Producers in Tennessee who are interested in implementing conservation practices to improve natural resources on their farmland have until Friday, Jan. 18, 2019 to submit their application for financial assistance through the Natural Resources Conservation Service (NRCS) Environmental Quality Incentives Program (EQIP).
“We accept applications for this program on a continuous basis, however, only the applications received by January 18th will be considered for funding this fiscal year,” said Sheldon Hightower, NRCS Tennessee State Conservationist. “EQIP places a priority on water quality, water conservation, and promotes soil health practices by offering financial and technical assistance to address these resource concerns on eligible agricultural land.”
EQIP will be offering funding for High Tunnel and On-Farm Energy initiatives for this signup in addition to traditional funding opportunities. EQIP is an incentives-based program that provides technical and financial assistance for conservation systems such as animal waste management facilities, irrigation system efficiency improvements, fencing, and water supply development for improved grazing management, riparian protection, wildlife habitat enhancement, and cover crops for soil resource protection.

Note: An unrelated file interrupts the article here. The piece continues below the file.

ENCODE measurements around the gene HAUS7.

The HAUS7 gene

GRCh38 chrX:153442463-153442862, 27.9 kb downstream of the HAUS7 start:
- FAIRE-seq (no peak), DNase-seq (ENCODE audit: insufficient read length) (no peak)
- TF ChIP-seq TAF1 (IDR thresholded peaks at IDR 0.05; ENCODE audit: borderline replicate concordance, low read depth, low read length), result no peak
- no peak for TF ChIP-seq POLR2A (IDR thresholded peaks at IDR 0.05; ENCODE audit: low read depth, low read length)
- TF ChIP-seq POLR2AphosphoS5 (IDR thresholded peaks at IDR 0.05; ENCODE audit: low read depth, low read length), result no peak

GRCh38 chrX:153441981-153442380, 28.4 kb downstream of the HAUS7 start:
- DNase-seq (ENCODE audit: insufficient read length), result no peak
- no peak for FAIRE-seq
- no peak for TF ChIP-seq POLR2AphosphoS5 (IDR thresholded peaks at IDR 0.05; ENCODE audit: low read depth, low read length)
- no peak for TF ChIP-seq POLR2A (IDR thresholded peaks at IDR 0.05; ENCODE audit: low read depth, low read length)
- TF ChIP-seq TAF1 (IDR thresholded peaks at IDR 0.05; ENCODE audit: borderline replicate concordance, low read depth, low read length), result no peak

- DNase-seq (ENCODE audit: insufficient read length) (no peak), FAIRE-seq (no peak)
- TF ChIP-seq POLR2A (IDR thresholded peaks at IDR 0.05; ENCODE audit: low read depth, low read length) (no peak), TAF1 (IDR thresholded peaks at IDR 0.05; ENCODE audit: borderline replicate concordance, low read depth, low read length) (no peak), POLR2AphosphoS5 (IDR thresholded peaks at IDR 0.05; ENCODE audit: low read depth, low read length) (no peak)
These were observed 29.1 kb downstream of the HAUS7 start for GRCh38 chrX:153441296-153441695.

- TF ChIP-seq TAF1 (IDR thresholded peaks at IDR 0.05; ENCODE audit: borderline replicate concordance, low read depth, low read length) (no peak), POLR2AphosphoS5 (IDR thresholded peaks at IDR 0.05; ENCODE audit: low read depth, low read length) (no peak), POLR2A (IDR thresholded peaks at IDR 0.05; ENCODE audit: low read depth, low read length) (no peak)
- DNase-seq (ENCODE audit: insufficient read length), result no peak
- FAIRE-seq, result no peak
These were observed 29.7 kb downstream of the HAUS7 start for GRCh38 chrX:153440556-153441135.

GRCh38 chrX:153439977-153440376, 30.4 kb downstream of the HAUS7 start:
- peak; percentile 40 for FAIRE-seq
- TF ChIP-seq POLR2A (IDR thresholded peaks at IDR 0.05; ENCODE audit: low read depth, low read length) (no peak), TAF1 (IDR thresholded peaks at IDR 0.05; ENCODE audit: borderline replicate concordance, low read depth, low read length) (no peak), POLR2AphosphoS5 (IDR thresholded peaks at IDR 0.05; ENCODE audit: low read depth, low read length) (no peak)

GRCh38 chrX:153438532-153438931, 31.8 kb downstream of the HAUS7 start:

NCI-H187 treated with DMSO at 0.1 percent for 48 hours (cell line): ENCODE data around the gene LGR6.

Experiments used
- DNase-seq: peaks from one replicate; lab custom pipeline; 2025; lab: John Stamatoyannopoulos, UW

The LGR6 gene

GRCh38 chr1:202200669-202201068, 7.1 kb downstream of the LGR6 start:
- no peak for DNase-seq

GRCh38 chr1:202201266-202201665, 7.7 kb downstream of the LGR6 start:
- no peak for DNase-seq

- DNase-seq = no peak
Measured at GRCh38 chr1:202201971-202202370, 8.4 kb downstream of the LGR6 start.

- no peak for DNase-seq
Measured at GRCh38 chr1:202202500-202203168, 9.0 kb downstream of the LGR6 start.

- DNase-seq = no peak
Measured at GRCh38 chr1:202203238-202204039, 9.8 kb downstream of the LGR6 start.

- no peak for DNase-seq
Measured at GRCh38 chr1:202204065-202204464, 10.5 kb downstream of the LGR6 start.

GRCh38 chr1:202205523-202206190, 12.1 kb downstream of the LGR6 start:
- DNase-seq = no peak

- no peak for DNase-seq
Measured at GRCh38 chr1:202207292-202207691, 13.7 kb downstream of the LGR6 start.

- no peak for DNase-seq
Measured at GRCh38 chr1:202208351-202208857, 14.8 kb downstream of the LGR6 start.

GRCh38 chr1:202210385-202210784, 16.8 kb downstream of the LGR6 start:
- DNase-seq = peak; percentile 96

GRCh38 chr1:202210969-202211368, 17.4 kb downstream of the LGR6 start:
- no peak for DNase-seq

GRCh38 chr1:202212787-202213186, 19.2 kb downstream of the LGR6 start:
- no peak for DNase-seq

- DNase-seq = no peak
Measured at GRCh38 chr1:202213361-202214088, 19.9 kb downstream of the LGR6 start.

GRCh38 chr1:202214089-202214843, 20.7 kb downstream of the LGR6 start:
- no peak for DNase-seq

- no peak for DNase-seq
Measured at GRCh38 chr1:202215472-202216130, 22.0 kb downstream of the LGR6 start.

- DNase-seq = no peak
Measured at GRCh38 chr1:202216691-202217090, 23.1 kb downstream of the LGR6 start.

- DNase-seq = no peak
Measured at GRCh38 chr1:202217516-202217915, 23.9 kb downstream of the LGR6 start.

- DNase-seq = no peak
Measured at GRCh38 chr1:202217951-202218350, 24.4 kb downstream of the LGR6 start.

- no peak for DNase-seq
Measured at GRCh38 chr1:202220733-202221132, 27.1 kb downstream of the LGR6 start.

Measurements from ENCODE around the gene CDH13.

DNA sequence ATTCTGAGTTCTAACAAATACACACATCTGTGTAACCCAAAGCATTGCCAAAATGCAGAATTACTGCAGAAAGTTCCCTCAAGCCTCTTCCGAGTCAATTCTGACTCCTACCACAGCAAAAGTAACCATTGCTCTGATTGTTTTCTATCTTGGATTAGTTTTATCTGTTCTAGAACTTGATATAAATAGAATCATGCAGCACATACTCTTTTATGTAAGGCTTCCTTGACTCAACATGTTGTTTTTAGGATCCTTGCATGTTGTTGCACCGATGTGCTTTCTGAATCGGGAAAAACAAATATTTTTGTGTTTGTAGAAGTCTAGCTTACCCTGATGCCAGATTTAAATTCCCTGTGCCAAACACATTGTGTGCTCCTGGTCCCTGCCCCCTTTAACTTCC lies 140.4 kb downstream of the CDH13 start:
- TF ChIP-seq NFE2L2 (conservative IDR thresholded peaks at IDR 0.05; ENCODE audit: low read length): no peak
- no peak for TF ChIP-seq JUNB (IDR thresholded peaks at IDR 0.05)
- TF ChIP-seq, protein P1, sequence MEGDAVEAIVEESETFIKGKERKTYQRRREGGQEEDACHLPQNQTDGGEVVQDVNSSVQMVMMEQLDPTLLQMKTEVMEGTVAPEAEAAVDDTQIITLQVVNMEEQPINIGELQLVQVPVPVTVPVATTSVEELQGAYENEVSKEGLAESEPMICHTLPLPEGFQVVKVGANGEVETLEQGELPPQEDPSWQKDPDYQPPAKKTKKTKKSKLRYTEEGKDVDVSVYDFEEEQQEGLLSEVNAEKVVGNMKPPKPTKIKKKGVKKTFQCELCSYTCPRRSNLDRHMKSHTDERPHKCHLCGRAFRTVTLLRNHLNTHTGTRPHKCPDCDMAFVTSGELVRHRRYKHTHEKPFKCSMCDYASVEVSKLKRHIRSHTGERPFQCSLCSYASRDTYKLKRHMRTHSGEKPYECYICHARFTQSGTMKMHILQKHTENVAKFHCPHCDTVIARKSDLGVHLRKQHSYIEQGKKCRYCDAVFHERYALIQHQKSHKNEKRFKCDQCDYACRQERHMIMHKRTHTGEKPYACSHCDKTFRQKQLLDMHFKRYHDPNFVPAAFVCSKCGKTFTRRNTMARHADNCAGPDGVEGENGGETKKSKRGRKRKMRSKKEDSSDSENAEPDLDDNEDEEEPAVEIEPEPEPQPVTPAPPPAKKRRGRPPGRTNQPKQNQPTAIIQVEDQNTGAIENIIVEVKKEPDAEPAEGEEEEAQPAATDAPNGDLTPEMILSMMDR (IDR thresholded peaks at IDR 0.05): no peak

Applications can be taken at all Tennessee NRCS county offices and USDA Service Centers. Applications must be received in your local Service Center by 4 p.m. on Friday, Jan. 18.
NRCS continually strives to put conservation planning at the forefront of its programs and initiatives. Conservation plans provide landowners with a comprehensive inventory and assessment of their resources and an appropriate start to improving the quality of soil, water, air, plants, and wildlife on their land.
Conservation planning services can also be obtained through a Technical Service Provider (TSP) who will develop a Conservation Activity Plan (CAP) to identify conservation practices needed to address a specific natural resource need. Typically, these plans are specific to certain kinds of land use, such as transitioning to organic operations, grazing land, or forest land. CAPs can also address a specific resource need, such as a plan for management of nutrients. Although not required, producers who first develop a CAP for their land use, may use this information in applying for future implementation contracts.